Frequently asked questions
What is SWIM?
SWIM is an enabler in support of ATM modernisation and digitalisation, leading to a networked global air navigation system as described in the Global Air Navigation Plan (Doc 9750). Building on service orientation practice, using information services as a key concept, it introduces new collaborative means for the management and exchanging of information in support of future business processes. SWIM seeks to provide the right information, to the right people at the right time, in an interoperable manner on the basis of common standards.
What is SWIM in Europe?
SWIM in Europe is the regional instantiation of the global ICAO SWIM concept. It is a key enabler for the realisation of the Digital European Sky vision. This vision projects an evolution of the European airspace architecture which leverages modern digital technologies to decouple service provision from local infrastructure. At the same time, it progressively increases the levels of collaboration and automation support through a data-rich and cyber-secure connected digital ecosystem. SWIM realises this ecosystem through service orientation, leveraging service oriented architecture practices into air traffic management.
What are the benefits of SWIM?
SWIM is an enabler of future operations as envisioned by trajectory-based operations (TBO). The benefits of SWIM include improved safety, efficiency and collaborative decision-making, shared situational awareness, interoperability, increased performance and lower maintenance costs.
What does it mean to be SWIM conformant?
At the heart of SWIM are the common standards. These cover the SWIM concept components: information, information services and the technical infrastructure. Conforming to the agreed common standards is what SWIM conformance means. In practice, at organisational level, the standards actually applicable are based on global (i.e. ICAO provisions), regional and local requirements. Within the European SWIM ecosystem, SWIM-conformant information services are recognised via processes centred around the European SWIM Registry.
Is SWIM an ICAO initiative?
ICAO defines the SWIM concept and positions it as a key enabler of the ATM Global Air Traffic Management Operational Concept (GATMOC) and future trajectory-based operations (TBO). The modules of the Global Air Navigation Plan (GANP) and its ATM System Block Upgrades (ASBUs) references to SWIM. The ICAO Information Management Panel (IMP) is currently in the process of updating Doc 10039 Manual on SWIM and publishing SWIM provisions under the umbrella of the envisaged PANS – Information Management, Volume 1 on SWIM.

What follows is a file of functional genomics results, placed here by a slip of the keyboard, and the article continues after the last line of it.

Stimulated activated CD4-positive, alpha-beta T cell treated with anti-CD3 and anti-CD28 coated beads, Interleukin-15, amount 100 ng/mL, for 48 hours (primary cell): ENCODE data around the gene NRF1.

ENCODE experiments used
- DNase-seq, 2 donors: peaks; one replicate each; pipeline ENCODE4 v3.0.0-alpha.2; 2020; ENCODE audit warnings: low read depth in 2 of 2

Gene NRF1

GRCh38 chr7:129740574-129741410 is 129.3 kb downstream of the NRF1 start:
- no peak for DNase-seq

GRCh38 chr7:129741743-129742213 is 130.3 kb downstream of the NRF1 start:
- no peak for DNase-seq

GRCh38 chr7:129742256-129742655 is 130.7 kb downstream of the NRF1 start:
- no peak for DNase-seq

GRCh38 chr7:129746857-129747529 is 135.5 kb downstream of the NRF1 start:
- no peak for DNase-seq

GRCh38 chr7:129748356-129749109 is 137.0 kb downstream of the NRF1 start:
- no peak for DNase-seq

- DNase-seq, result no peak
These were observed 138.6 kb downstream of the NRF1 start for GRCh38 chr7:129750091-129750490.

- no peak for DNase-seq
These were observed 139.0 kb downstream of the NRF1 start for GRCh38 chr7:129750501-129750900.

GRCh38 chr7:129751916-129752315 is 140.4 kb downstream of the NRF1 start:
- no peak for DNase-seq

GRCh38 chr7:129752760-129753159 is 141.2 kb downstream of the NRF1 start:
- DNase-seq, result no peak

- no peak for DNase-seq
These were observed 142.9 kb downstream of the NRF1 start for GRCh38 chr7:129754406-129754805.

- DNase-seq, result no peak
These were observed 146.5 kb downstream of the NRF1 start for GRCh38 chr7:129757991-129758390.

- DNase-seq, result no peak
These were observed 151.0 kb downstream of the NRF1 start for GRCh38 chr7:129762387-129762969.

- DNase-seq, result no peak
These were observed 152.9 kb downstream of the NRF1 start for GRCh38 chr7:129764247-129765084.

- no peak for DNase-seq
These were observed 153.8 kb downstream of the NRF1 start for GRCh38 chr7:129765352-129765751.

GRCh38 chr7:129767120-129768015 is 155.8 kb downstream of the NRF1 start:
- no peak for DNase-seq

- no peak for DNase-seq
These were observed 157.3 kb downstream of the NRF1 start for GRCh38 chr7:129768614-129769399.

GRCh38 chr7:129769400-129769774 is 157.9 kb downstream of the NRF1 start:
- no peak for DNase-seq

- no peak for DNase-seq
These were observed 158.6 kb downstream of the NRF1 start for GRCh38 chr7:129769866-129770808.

Who is currently using SWIM?
Essentially service providers use SWIM standards to build information services which service consumers can discover via metadata about information services published in a SWIM Registry. Application and solution builders can integrate information services into SWIM-enabled applications used in operations. Operational experts thus interact indirectly with SWIM using SWIM-enabled applications. At present, the most commonly known European SWIM information services are the Network Manager NOP B2B services.
Who is behind the SWIM Reference (this website)?
The SWIM Reference website is a collaborative EUROCONTROL NM initiative to share as far as possible in a one-stop-shop the necessary information and knowledge on SWIM from a global point of view, also including European aspects. The SWIM Reference website supports the deployment of SWIM globally and in Europe.
How does SWIM affect me?
Essentially, it is important to consider SWIM when on a digital transformation pathway. Two ways to approach SWIM could be: (i) as a “to-do” job to make any applicable requirements compliant, or (ii) as an opportunity for modernisation. In both cases, the likelihood of revisited business process is probable since this is a key aspect of service orientation. If taken as an opportunity, it has the advantage that one could contribute to the definition of future collaborative processes.
Am I obliged to use SWIM?
This depends on each individual situation, migrations plans and any requirements imposed. For instance in Europe, the PCP IR currently determines obligations. Consequently, when any project is being implemented locally, a requirement analysis will be required in order to determine the actual answer to this question. As far as service consumers are concerned, if providers have migrated to SWIM, the consumers will clearly need to adapt to the newly available information service interfaces.
If you have any other questions, do not hesitate to contact us.